Some thought leaders like Georgetown’s Cal Newport claim that for people to maintain deep focus on a specific task, where high value work and productivity takes place, it is beneficial to abstain from digital distractions.
The digital detox discussion has also been framed around specifically decreasing stress levels, particularly from people who spend the majority of their time online and advocate greater work-life balance. Discussions around digital detoxing are supported by people who have suffered burnout and attribute the pervasiveness of technology and always-on culture, leads to increased experiences of stress. These types of discussions can be seen in particular from people who make their livings online such as YouTubers and gamers who are expected to produce high-quality content on a near-daily basis.
In addition to this, findings from the employee experience literature have found that because we use the same apps, services and devices for work as we do at home, we often bring the office home with us. In effect, we very rarely if ever leave the office and because of this, set unrealistic and unhealthy expectations between ourselves and our employers. As a result of this constantly connected life we lead is causing people to look into digital detoxing solutions.
Finally, it is evident that digital detoxing is becoming increasingly fashionable, particularly in industries where live in-person experiences are important. The growth of phone-free restaurants and festivals are proof of a growing group of institutions, and more importantly, the demands of people more generally, that devices and attention-intensive technologies are not always necessary at every occasion.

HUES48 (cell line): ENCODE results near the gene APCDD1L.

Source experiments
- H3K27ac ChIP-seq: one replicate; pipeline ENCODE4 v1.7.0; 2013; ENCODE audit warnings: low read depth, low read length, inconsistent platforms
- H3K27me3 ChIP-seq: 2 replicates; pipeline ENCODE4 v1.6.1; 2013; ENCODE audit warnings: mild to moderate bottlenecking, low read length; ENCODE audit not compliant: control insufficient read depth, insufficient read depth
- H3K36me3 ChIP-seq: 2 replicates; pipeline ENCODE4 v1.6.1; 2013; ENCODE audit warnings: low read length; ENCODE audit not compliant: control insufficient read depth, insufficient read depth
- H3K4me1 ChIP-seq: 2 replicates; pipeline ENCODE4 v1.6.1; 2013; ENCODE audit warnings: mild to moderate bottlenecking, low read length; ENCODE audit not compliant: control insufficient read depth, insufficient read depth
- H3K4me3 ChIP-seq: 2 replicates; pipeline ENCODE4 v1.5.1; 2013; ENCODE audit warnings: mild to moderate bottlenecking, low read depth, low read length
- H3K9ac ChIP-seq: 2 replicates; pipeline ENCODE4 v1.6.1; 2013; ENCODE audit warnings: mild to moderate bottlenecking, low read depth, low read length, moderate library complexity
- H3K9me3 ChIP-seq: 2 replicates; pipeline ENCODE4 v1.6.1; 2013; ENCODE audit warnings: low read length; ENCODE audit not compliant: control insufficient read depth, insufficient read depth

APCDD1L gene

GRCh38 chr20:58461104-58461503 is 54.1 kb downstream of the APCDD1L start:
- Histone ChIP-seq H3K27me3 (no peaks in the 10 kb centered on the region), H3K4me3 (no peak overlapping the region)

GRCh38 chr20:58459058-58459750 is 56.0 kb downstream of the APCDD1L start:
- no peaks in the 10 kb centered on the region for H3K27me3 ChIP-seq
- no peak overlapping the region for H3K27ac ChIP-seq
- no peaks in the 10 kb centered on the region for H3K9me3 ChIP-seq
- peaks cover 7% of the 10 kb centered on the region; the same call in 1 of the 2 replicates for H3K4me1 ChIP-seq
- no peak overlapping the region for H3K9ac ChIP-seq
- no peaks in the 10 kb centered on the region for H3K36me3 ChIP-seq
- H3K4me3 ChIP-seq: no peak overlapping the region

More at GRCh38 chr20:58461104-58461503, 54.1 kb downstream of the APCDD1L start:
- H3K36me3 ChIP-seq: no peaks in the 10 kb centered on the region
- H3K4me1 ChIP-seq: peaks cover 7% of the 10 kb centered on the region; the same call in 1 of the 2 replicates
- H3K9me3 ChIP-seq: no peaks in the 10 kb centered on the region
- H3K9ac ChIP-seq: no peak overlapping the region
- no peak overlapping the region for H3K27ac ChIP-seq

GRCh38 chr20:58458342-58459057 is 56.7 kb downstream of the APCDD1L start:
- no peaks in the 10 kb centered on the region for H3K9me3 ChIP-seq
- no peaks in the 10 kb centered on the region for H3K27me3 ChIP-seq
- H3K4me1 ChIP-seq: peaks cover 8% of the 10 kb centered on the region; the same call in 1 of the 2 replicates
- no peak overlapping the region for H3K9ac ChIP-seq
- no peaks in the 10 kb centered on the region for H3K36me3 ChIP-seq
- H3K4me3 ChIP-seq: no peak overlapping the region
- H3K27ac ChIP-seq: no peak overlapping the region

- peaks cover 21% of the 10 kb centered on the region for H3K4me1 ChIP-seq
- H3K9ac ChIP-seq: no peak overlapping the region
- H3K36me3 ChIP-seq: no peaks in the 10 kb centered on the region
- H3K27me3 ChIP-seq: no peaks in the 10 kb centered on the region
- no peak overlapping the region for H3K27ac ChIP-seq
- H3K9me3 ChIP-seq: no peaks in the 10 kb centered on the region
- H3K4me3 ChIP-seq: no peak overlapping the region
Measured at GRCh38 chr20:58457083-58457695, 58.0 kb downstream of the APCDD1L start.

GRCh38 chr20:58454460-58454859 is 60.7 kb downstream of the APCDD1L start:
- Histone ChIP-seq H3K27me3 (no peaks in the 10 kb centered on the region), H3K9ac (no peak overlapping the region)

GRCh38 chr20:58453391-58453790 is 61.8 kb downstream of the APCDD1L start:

In an age where respected commentators claim that technology is poised to replace many jobs currently performed by humans, the reality, through the prism of digital detoxing, is that technology’s potential to influence people is not absolute. The digital detox phenomenon is a clarion call to humanity’s desire to reassert its non-digital needs and desires, and as a result people are influencing the impact of technology in their lives by their choices and autonomy.
It appears that unfettered digitisation is not something people want, in either their professional or personal lives, and express this by simply putting technology to one side to create space. It’s an important movement and an important sentiment to acknowledge.
Digital detoxes and the idea of creating periodic spaces between humanity and technology raises a particularly thorny challenge. To completely remove technology from our lives is not possible, but a life of constant digital stimulation is equally undesirable and unhealthy. The solution appears to be that intelligent engagement with digital is an interesting avenue to pursue. There are numerous challenges to this potential future that are simultaneously inspired by engineering, psychology, design, business and organisation disciplines.
To meet this challenge, there is an increasingly large group of creators who believe the same thing and are actively creating solutions to intelligently create spaces between humanity and technology, only appearing when it is required and staying for as long as necessary. It is this challenge that is ultimately shaping the next wave of global technological innovation.